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Stolen data release would expose patients to many potential scams, senior officers warn 
Gardaí are preparing for an “avalanche” of fraud once the cybercriminals who attacked the Health Service Executive release the stolen patient data this week, as they have promised to do. 
The gang behind the cyber attack had given the Government until today to pay a €16.4 million ransom to stop it publishing or selling what it claims is 700 gigabytes of stolen data. 
The Government had repeatedly insisted there would be no ransom. Security sources said yesterday that this position had not changed and that there was no communication between the State and the hackers. 
Garda sources said they believed the gang would follow through on its threat, although they stressed there was no way to know for sure. 
They pointed to the unpredictable conduct of the gang so far, including their unexpected release of a decryption key which the officials say will speed up the restoration of HSE systems after the attack. 
It is believed the gang may drip-feed the stolen data on to the web over several days or weeks in an effort to increase pressure on the Government to pay a ransom. 
‘Real risk’ 
The Government appeared to accept the release of data is likely. In a statement yesterday it said there is “sadly, is a real risk of patients’ data being abused in this way.” 
It is hoped a court order obtained by the HSE last week will reduce the spread of such data by putting the major tech companies on notice of their obligation to remove any such material from their platforms. 
There are concerns that criminals could use the leaked data to blackmail or defraud patients. There are also increasing concerns in the Garda National Economic Crime Bureau (GNECB) that scammers, who have no connection to the cyber attack, will attempt to take advantage of the confusion of a data leak. 
A senior officer said scammers have been quick to exploit recent developments to defraud victims. For example, the rollout of the pandemic unemployment payment at the start of the Covid-19 pandemic was followed by fraudsters sending texts to recipients purporting to be from the Revenue. 
There are concerns that criminals claiming to be from the HSE will ask for “deposits” for medical procedures or could threaten to divulge sensitive patient data unless they receive a payment, regardless of whether they possess such data.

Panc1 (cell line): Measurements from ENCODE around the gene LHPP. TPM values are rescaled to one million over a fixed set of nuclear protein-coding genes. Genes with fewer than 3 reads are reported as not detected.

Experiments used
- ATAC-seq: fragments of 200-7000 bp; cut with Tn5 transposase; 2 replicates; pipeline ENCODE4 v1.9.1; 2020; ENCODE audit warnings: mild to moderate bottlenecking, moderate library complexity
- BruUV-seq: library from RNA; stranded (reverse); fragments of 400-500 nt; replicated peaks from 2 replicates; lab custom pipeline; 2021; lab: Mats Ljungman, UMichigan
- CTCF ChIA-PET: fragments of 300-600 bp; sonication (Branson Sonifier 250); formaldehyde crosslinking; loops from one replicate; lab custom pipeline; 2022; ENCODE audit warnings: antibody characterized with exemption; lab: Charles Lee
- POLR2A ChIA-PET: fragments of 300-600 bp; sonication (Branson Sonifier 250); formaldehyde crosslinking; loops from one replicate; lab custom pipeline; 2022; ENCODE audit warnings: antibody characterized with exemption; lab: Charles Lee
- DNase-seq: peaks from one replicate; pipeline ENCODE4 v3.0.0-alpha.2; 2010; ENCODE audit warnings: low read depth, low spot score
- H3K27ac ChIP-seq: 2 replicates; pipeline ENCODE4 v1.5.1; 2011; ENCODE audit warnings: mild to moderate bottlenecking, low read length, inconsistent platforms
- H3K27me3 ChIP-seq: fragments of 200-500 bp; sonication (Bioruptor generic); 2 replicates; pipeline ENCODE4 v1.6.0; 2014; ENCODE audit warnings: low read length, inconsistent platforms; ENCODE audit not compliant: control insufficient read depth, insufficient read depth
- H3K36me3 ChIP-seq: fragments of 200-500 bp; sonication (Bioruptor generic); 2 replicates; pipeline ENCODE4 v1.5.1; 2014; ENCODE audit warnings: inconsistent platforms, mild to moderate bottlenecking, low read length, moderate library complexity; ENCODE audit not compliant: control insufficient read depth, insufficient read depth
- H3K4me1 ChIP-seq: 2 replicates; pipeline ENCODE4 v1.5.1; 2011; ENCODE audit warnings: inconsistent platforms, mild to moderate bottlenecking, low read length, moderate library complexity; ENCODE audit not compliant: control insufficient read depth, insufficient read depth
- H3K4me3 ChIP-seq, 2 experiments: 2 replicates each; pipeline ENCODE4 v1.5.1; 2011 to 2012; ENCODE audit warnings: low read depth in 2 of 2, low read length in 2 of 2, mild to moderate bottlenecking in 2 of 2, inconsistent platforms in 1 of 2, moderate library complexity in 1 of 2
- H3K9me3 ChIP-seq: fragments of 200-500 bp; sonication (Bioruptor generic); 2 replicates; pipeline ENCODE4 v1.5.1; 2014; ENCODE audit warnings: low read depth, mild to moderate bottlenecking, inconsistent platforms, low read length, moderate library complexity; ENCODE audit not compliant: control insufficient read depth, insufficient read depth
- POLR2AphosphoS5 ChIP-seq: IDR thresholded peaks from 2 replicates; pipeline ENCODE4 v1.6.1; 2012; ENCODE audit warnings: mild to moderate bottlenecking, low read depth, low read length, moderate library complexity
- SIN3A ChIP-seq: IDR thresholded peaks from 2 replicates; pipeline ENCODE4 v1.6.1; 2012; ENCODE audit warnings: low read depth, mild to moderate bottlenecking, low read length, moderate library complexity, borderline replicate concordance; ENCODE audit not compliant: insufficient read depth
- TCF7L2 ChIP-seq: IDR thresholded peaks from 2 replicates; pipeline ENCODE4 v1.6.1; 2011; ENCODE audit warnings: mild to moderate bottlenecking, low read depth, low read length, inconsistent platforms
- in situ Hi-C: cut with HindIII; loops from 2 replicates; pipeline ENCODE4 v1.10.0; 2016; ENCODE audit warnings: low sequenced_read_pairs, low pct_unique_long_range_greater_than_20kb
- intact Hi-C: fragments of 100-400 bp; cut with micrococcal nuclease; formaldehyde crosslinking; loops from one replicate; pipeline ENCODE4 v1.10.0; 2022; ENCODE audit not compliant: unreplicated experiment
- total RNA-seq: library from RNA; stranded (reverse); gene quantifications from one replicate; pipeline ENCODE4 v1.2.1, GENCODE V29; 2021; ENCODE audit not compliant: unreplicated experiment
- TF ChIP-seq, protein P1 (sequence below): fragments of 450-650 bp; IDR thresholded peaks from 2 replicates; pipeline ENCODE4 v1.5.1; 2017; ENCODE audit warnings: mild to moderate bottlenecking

There have already been some reports of attempted frauds related to the attack but these are still being evaluated by gardaí. 
GNECB officers are holding regular meetings with the major banks on potential issues which could arise over the coming weeks relating to customer fraud. 
The State’s data privacy watchdog, the Data Protection Commissioner, is receiving reports and updates from the HSE and several other affected parties that control patient data as other Government agencies establish the facts around the attack. 
“We’re expecting an avalanche fraud or reported fraud. Some of these will be genuine, some will be people putting two and two together and getting five. But we want everyone to come forward if they feel they have been targeted,” one garda said. 
Phone calls 
Another senior source warned that scammers may be ringing from phone numbers which appear to be genuine, including an official Garda number. “What we would say is, don’t give your personal details. The HSE or the guards won’t ever ask for your bank details or your PIN numbers or your passcode. 
“If someone says, ‘We can get you in for a hip operation next week but we need your credit card details’, that’s a scam.” 
Minister for Communications Eamon Ryan urged anyone contacted by scammers trying to extort money using personal information they believe has been obtained as a result of the cyber attack not to pay over any money and to contact local gardaí. 
“They will be able to advise you but it will be useful from the security side; it will help us to build up a picture if there is data being released to have real information about it,” he said. 
Mr Ryan said the Government was not thinking about the potential for litigation “down the line” arising out of the possibility of personal data being leaked as it was in the midst of managing the response to the hack. 
Guaranteeing absolute protection against what are “very sophisticated attackers” at a time when many people are working remotely would be a “false promise,” he said. 
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